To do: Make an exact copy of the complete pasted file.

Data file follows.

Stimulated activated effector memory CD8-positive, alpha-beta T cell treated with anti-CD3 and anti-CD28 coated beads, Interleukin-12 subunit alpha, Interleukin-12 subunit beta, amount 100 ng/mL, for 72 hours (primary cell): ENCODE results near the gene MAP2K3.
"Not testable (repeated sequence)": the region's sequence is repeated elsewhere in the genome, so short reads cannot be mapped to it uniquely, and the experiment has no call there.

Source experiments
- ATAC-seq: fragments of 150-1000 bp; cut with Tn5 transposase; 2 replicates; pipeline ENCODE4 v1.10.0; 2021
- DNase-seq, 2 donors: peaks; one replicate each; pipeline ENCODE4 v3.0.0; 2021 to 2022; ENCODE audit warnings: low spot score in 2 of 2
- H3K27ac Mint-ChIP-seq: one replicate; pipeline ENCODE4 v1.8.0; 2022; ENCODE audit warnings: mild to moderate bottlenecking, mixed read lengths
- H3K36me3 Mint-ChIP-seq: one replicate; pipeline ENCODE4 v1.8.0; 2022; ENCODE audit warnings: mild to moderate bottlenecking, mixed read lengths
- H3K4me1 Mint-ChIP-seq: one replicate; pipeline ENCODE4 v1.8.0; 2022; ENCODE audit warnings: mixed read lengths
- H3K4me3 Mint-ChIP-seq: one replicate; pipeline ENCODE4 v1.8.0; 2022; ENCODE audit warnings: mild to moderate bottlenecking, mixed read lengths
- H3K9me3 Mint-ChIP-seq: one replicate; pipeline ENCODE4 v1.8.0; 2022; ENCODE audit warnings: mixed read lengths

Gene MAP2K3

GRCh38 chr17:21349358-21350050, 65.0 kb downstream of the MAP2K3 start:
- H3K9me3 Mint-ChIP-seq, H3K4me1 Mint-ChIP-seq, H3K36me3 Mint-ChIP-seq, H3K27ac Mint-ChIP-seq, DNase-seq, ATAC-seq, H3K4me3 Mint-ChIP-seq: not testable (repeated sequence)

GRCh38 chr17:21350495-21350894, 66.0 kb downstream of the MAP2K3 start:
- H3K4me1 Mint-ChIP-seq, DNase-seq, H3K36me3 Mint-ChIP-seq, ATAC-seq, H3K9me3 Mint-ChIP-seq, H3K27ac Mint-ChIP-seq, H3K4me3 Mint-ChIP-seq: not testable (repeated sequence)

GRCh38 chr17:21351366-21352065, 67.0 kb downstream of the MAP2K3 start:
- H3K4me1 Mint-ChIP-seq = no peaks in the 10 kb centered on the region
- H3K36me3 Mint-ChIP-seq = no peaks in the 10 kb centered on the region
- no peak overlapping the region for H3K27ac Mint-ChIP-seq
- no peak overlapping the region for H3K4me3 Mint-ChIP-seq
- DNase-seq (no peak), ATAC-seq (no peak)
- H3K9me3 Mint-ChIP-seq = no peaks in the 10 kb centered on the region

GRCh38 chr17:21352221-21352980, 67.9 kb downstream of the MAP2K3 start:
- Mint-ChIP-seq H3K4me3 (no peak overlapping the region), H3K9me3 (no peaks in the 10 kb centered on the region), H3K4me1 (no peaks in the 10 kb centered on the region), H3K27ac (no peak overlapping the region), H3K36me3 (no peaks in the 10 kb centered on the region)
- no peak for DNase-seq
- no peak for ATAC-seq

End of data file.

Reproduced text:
Stimulated activated effector memory CD8-positive, alpha-beta T cell treated with anti-CD3 and anti-CD28 coated beads, Interleukin-12 subunit alpha, Interleukin-12 subunit beta, amount 100 ng/mL, for 72 hours (primary cell): ENCODE results near the gene MAP2K3.
"Not testable (repeated sequence)": the region's sequence is repeated elsewhere in the genome, so short reads cannot be mapped to it uniquely, and the experiment has no call there.

Source experiments
- ATAC-seq: fragments of 150-1000 bp; cut with Tn5 transposase; 2 replicates; pipeline ENCODE4 v1.10.0; 2021
- DNase-seq, 2 donors: peaks; one replicate each; pipeline ENCODE4 v3.0.0; 2021 to 2022; ENCODE audit warnings: low spot score in 2 of 2
- H3K27ac Mint-ChIP-seq: one replicate; pipeline ENCODE4 v1.8.0; 2022; ENCODE audit warnings: mild to moderate bottlenecking, mixed read lengths
- H3K36me3 Mint-ChIP-seq: one replicate; pipeline ENCODE4 v1.8.0; 2022; ENCODE audit warnings: mild to moderate bottlenecking, mixed read lengths
- H3K4me1 Mint-ChIP-seq: one replicate; pipeline ENCODE4 v1.8.0; 2022; ENCODE audit warnings: mixed read lengths
- H3K4me3 Mint-ChIP-seq: one replicate; pipeline ENCODE4 v1.8.0; 2022; ENCODE audit warnings: mild to moderate bottlenecking, mixed read lengths
- H3K9me3 Mint-ChIP-seq: one replicate; pipeline ENCODE4 v1.8.0; 2022; ENCODE audit warnings: mixed read lengths

Gene MAP2K3

GRCh38 chr17:21349358-21350050, 65.0 kb downstream of the MAP2K3 start:
- H3K9me3 Mint-ChIP-seq, H3K4me1 Mint-ChIP-seq, H3K36me3 Mint-ChIP-seq, H3K27ac Mint-ChIP-seq, DNase-seq, ATAC-seq, H3K4me3 Mint-ChIP-seq: not testable (repeated sequence)

GRCh38 chr17:21350495-21350894, 66.0 kb downstream of the MAP2K3 start:
- H3K4me1 Mint-ChIP-seq, DNase-seq, H3K36me3 Mint-ChIP-seq, ATAC-seq, H3K9me3 Mint-ChIP-seq, H3K27ac Mint-ChIP-seq, H3K4me3 Mint-ChIP-seq: not testable (repeated sequence)

GRCh38 chr17:21351366-21352065, 67.0 kb downstream of the MAP2K3 start:
- H3K4me1 Mint-ChIP-seq = no peaks in the 10 kb centered on the region
- H3K36me3 Mint-ChIP-seq = no peaks in the 10 kb centered on the region
- no peak overlapping the region for H3K27ac Mint-ChIP-seq
- no peak overlapping the region for H3K4me3 Mint-ChIP-seq
- DNase-seq (no peak), ATAC-seq (no peak)
- H3K9me3 Mint-ChIP-seq = no peaks in the 10 kb centered on the region

GRCh38 chr17:21352221-21352980, 67.9 kb downstream of the MAP2K3 start:
- Mint-ChIP-seq H3K4me3 (no peak overlapping the region), H3K9me3 (no peaks in the 10 kb centered on the region), H3K4me1 (no peaks in the 10 kb centered on the region), H3K27ac (no peak overlapping the region), H3K36me3 (no peaks in the 10 kb centered on the region)
- no peak for DNase-seq
- no peak for ATAC-seq